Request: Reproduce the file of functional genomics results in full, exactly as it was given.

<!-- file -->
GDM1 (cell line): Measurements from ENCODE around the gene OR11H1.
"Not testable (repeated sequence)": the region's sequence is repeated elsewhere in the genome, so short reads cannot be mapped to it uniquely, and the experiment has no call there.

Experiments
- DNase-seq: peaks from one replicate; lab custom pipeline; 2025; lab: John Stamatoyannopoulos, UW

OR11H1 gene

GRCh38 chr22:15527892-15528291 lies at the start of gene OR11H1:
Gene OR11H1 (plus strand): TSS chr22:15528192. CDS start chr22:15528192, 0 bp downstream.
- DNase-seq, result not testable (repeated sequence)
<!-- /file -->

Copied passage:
GDM1 (cell line): Measurements from ENCODE around the gene OR11H1.
"Not testable (repeated sequence)": the region's sequence is repeated elsewhere in the genome, so short reads cannot be mapped to it uniquely, and the experiment has no call there.

Experiments
- DNase-seq: peaks from one replicate; lab custom pipeline; 2025; lab: John Stamatoyannopoulos, UW

OR11H1 gene

GRCh38 chr22:15527892-15528291 lies at the start of gene OR11H1:
Gene OR11H1 (plus strand): TSS chr22:15528192. CDS start chr22:15528192, 0 bp downstream.
- DNase-seq, result not testable (repeated sequence)